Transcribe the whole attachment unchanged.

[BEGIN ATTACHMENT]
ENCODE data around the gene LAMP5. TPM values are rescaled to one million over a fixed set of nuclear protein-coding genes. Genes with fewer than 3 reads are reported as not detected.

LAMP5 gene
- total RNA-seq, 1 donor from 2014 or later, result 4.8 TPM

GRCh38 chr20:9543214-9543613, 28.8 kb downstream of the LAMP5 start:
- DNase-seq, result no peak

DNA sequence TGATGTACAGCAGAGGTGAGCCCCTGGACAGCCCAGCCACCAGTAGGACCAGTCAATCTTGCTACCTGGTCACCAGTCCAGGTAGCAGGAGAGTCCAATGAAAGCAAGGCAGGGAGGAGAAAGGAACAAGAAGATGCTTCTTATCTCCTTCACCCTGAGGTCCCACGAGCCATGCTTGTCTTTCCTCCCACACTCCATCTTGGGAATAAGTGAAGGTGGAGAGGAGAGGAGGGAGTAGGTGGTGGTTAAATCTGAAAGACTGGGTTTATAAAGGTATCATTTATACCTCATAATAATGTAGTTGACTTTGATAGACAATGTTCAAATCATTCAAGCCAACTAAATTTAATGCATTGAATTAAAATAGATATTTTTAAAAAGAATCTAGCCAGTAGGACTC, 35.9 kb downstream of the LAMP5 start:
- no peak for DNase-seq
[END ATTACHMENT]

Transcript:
ENCODE data around the gene LAMP5. TPM values are rescaled to one million over a fixed set of nuclear protein-coding genes. Genes with fewer than 3 reads are reported as not detected.

LAMP5 gene
- total RNA-seq, 1 donor from 2014 or later, result 4.8 TPM

GRCh38 chr20:9543214-9543613, 28.8 kb downstream of the LAMP5 start:
- DNase-seq, result no peak

DNA sequence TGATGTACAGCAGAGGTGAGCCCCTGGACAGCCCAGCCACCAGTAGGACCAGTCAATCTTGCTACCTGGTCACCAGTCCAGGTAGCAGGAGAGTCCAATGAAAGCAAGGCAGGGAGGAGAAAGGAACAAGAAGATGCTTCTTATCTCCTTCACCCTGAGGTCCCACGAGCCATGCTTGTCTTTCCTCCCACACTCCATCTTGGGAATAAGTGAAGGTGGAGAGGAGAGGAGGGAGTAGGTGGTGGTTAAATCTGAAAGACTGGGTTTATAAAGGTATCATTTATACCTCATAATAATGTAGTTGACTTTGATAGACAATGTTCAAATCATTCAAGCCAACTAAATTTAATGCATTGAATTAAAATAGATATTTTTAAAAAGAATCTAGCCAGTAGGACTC, 35.9 kb downstream of the LAMP5 start:
- no peak for DNase-seq